The year was 1954, rock and roll was just two years old and something new came across that horizon, something that would merge with rock and roll and become a force to reckon with. Two companies working together, Texas Instruments of Dallas, Texas and Industrial Development Engineering Associates (I.D.E.A.) of Indianapolis, Indiana, were behind the unveiling of the Regency TR-1, the world's first commercially produced transistor radio.
It was just a few years earlier that William Shockley, Walter Houser Brattain, and John Bardeen, three scientists at Bell Laboratories held a news conference during which a prototype transistor radio was demonstrated. In May 1954, Texas Instruments had designed and built a prototype and was looking for an established radio manufacturer to develop and market a radio using their transistors. None of the major radio makers including RCA, Philco, and Emerson were interested. As it happened time and time again, the established electronic manufacturers failed to see the potential of a new product that would later significantly impact their business models. However, the President of I.D.E.A. at the time, Ed Tudor, jumped at the opportunity to manufacture the TR-1, predicting sales of the transistor radios at "20 million radios in three years”. He didn’t achieve that goal but he did sell over 100,000 in just one year. But the die was cast.
The size and portability of the Regency TR-1 overwhelmed the radio’s tinny sound and inability to listen to a weak radio signal near a strong one. Soon many high school students’ shirt pockets and book-bags sported a TR-1 or the larger, better sounding Raytheon 8-TP-01. By the end of the 50s, Zenith, RCA, DeWald, and Crosley began flooding the market with additional transistor radio models, including a transistor radio small enough to wear on the wrist that claimed battery life of 100 hours. Sony's TR-63, released in December 1957 cost $39.95. Following the success of the TR-63 Sony continued to make their transistor radios smaller. Because of the extremely low labor costs in Japan, Japanese transistor radios began selling for as low as $25. In 1962 American manufacturers dropped prices of transistor radios to as low as $15.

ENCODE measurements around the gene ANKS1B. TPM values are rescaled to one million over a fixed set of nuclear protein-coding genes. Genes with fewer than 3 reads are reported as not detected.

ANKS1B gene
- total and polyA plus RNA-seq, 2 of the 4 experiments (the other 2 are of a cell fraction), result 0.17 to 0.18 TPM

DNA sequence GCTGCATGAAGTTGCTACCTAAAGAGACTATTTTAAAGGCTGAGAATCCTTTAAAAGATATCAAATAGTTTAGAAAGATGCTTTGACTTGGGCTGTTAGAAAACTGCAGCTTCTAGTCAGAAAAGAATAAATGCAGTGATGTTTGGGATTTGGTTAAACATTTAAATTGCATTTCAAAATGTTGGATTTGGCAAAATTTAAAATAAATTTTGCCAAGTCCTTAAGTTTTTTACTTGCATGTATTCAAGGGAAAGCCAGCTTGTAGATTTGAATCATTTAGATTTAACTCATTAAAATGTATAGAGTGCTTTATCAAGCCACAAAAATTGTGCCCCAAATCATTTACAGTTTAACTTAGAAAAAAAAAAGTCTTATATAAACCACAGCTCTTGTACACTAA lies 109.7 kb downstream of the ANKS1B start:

I don’t remember exactly when I was given my first transistor radio, but I quickly learned that I could burn through batteries quicker than I could earn the money to buy a new one. Rechargeable batteries were still in the future. But by friends and I would extend battery life by switching from a radio belonging to one of us to another belonging to a different one each day during recess. I do want to point out that we did not sit around listening but played the radio on the side of the field where we were playing baseball or football. It was much better with baseball because there were long periods of inaction between plays.
Of course, whenever boys and girls got together for a day at the lake or the beach, at least one transistor radio was out there blasting out the latest tunes from the top 40. At larger gatherings several radios were tuned to the top stations of the day. In my case it was WPDQ or the granddaddy of them all: WAPE. One of the memories that defines those idyllic days at the beach was walking out of the surf and hearing that iconic “Big Ape Call” echoing from multiple radios all up and down the beach. Anyone who ever covered themselves with Coppertone or Hawaiian Tropic on a beach in the southeast remembers that WAPE used to play the “Big Ape Call” every 15 minutes or to remind the sunbathers to “Turn, not burn”. I wonder if Jimmy Drake who performed under the name of Nervous Norvus had any idea while he was recording his hit tune “Ape Call” in 1956 that the most famous part of that tune would be the last 3 seconds of it.
WAPE however recognized the power of the transistor radio and soon began giving away cheap radios blazoned with the call letters. The early radios were tunable and every so often despite the threat to the universe I saw one playing WPDQ. I must admit that I never got the courage to defile my WAPE radio by playing any other station. I used another radio for listening to WPDQ. As the idea of using transistor radios became more accepted by radio station promotions directors, WAPE raised the bar by giving away transistor radios that were tuned into “The Mighty 690”, you could not change the tuning, if you wanted to use that radio, you had to listen to WAPE! Genius!
But the only constant in this world is change. Eventually national pride took over in Japan and by government decree they quit producing cheap transistor radios. The newer radios were more sophisticated and sounded better, but they were bigger, no longer could they fit in a shirt pocket and there were even becoming too big for book-bags. It was the end of an era. AM radio was fading and rock and roll was giving way to the soft rock sounds of the mellow 70’s on FM. But forever etched in my memory are blue skies, the sound of sea gulls, sand sticking to my bare feet, the smell of tropical oils and the echoes of “The Big Ape Call” coming from that tinny speaker in my pocket sized transistor radio ringing in my ears. Oh MY!